Editor’s Note: This is a free, paywall-avoidant version of the Washington Post opinion piece that Maddy Butcher wrote recently. Read the WaPo piece.
In “The Homesman,” a 2014 movie starring Tommy Lee Jones and Hilary Swank, three traumatized pioneer women are transported back East to get help from a women’s relief society. There is no solace, we learn, of wide-open spaces. Only devastating isolation and social censure.
While many are working hard to change the status quo, echoes of this 1850’s mental health tragedy persist today in the rural west, where an appointment with a doctor of any kind might entail a two-hour drive one way. That’s if you can find a provider, if you have transportation, and, as is often the case with mental health, if you can overcome the stigma surrounding your care.
Those in the field say lack of access, lack of resources, and collective prejudices all make delivery of mental health services heartbreakingly difficult here.
“It’s a perfect storm,” said one therapist.
Rural suicide rates increased 48 percent between 2000 and 2018. Men in rural areas are 40 percent more likely than their urban counterparts to end their lives. Women, though universally less prone to suicide, are more likely to do so, too, if they live with the specific challenges of ruralness highlighted in multiple studies: isolation, stigma around mental healthcare, higher levels of poverty, and lack of access to services.
Turns out that the very elements we celebrate as rural Westerners – self-reliance, mental and physical fortitude, and being alone a lot – put our well-being at risk. Colorado, Wyoming, New Mexico, Montana, Idaho, Alaska, and Oklahoma have the seven highest suicide rates in the country according to the CDC.
Joel Watts runs Integrated Insight Therapy, which employs about 40 therapists for clients in five counties, covering an area the size of New Jersey. (But imagine an early 19th century New Jersey, with less than 240,000 people.) About 90 percent of their clients are on Medicaid.
When he considers mental health service challenges, he names lack of access and “rugged individuality” as big factors, along with some clients’ struggles with boom-to-bust economies of oil, gas, and mining. “It’s a perfect storm.”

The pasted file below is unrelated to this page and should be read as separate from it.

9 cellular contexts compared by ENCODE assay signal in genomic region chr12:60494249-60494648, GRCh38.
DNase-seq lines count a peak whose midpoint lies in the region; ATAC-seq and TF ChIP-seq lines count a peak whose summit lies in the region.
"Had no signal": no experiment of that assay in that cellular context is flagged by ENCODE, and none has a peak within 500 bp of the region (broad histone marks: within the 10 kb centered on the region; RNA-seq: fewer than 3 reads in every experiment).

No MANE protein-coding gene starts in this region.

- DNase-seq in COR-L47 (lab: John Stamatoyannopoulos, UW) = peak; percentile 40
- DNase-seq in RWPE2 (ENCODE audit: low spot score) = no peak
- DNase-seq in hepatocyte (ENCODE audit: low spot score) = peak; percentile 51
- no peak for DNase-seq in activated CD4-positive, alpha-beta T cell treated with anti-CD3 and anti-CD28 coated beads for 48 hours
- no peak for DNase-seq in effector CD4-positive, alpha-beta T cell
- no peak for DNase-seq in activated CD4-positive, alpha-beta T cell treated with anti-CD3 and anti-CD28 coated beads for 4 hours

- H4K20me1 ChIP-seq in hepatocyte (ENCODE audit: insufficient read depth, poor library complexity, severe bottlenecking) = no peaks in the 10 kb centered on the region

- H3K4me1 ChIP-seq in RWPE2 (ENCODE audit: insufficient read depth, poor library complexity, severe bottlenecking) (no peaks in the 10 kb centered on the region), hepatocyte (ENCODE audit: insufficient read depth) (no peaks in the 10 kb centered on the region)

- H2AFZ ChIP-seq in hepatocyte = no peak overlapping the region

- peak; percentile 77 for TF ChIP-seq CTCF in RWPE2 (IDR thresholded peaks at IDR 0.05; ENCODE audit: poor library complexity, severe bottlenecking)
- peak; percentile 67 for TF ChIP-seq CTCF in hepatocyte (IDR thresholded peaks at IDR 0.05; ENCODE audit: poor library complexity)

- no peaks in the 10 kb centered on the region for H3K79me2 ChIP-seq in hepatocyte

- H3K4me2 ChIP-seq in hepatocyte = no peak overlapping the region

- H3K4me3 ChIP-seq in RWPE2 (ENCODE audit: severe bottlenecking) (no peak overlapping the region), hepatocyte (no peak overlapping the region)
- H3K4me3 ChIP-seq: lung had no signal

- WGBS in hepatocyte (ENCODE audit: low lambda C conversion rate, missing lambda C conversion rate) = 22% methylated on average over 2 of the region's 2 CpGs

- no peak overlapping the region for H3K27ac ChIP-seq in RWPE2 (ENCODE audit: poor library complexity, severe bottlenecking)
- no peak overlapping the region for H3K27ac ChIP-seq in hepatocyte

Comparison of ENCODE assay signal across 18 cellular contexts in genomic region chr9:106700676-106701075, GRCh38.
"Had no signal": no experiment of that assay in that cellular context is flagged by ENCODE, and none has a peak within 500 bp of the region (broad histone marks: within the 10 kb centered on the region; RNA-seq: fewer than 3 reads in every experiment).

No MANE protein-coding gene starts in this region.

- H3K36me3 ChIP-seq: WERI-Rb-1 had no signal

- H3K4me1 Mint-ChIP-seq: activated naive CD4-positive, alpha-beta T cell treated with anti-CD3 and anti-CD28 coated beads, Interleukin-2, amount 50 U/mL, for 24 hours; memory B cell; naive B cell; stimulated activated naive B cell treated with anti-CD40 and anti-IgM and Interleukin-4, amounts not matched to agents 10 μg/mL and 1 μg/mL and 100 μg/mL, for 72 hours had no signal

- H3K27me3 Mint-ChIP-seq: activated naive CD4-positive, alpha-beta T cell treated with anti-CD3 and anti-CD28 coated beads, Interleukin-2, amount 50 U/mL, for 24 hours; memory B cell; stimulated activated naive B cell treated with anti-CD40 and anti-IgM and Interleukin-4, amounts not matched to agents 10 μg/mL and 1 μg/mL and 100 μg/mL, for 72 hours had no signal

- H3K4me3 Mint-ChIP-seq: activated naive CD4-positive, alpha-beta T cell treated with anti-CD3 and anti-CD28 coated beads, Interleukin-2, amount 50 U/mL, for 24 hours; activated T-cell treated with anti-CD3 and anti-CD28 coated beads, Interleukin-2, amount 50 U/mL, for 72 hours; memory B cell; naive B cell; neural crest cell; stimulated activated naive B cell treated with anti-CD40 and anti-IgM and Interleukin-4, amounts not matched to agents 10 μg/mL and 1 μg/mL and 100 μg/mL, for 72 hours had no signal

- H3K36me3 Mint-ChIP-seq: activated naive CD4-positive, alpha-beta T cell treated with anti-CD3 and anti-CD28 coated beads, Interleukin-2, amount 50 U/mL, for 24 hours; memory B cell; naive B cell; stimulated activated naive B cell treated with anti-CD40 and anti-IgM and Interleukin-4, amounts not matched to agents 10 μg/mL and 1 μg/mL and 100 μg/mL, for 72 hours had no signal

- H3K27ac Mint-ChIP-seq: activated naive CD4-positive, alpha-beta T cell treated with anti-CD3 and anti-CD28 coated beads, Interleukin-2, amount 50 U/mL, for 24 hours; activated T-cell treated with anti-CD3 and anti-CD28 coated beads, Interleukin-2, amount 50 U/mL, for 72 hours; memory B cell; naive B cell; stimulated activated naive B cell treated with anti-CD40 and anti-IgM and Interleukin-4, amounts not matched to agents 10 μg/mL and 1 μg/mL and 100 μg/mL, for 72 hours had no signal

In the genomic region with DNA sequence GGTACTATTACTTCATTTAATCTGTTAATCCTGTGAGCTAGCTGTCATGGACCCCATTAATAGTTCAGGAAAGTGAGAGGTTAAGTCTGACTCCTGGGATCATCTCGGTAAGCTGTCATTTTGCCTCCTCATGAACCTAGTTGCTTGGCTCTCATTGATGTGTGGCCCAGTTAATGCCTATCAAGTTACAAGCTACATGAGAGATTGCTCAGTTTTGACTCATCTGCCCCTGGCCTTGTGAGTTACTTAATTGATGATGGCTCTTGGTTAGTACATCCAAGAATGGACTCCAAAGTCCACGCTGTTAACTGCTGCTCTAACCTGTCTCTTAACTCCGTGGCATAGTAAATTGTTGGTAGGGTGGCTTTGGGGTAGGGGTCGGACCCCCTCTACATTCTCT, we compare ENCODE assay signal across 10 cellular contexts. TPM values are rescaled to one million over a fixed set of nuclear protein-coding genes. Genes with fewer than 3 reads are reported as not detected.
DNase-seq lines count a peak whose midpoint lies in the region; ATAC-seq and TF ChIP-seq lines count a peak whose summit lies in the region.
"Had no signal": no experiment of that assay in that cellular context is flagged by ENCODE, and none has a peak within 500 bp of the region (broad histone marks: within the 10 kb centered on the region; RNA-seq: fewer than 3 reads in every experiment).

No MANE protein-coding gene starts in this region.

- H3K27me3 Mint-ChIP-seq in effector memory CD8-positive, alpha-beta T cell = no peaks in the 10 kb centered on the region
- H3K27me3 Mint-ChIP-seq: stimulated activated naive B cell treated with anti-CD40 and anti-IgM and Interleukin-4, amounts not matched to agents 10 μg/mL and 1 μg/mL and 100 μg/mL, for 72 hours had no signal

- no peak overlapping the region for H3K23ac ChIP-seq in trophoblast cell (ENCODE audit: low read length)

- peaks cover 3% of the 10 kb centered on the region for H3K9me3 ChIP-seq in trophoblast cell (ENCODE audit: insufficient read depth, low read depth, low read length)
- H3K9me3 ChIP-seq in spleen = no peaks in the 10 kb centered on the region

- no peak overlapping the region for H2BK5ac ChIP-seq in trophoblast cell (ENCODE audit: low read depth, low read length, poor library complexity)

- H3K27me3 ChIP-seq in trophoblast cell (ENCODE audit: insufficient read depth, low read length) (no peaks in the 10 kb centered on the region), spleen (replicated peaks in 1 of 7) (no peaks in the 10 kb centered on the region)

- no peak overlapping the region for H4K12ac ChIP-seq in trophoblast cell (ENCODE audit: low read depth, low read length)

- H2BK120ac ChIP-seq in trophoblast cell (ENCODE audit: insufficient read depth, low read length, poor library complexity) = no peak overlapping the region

Lee Halberg, until recently the director of the Mancos Public Library in Mancos, Colorado, said, “The mindset is the biggest hindrance. ‘I can do it on my own. I don’t need help.’ People see it as a sign of weakness to reach out for help.”
Last summer, Halberg was in his office when high schooler Dustin Ford and a young woman moved past the building and towards the nearby Mancos River. Minutes later, a gunshot sounded. Dustin died and the girl survived with injuries. They had planned to die together, many said.
For Mancos, which has just 40 students per grade, it was the second suicide within a year.
Alanda Martin, a counselor at the school, is part of a team trying to help. Each year, they teach kids about suicide prevention and distribute suicide screening forms. Eighty-seven percent opt out of completing them, she said.
“There is a ton of resistance here, from students and their parents. Accessing mental health services is not something they do,” she said.
Watts, the therapy director, maintains a separate office in Delta that most people don’t know about. It’s in an alleyway and is a place for “folks who don’t want to be found” seeking treatment, said Watts, who goes shopping on Sunday nights, to avoid bumping into clients at City Market.
Change is coming and resources are beginning to flow. But retaining mental health professionals, who mostly come from somewhere else, is another constant challenge.
Last year, a coalition of public and private groups formed the Colorado Agriculture Addiction and Mental Health Program, which connects farmers and ranchers with providers. In Montezuma County, where I live, public and private agencies pooled resources to form the Community Intervention Program. Operating from a single, unmarked van, two EMTs and a social worker have responded to nearly 100 calls in two months. Most involve mental health, drug or alcohol addiction, homelessness, and personal crisis, said Haley Leonard of Axis Health, one of the collaborators.
While summer visitors enjoy the beauty and remoteness of our landscape, I wonder if they see the desolation or contemplate the years-long drought. Do they recharge and bask in the sun, while locals pine day after day for rain?
In the middle of a storm last winter, I thought of those women who’d caught “prairie madness” in “The Homesman.” Squinting through sideways snow, with darkness falling, I struggled with chores. The horses were hungry and skittish when I gave them hay, most of which was taken by the wind. The chickens looked nearly congealed when I closed them in the coop I’d built for them.
The temperature dropped and thoughts ricocheted with concern for livestock, livelihood, aloneness. As the house creaked and moaned, I considered my willful isolation, with miles of National Forest and only a handful of neighbors nearby. The dogs and I slept by the wood stove (as I would for weeks that winter) to feed the fire and keep my small house above 50 degrees.
In the morning, the snow shone blindingly for dozens of miles, south to New Mexico and west to Utah. On my front stoop sat an ice-encrusted pan of lasagna. I never learned who left it. I hadn’t asked for help, but someone thought I needed it.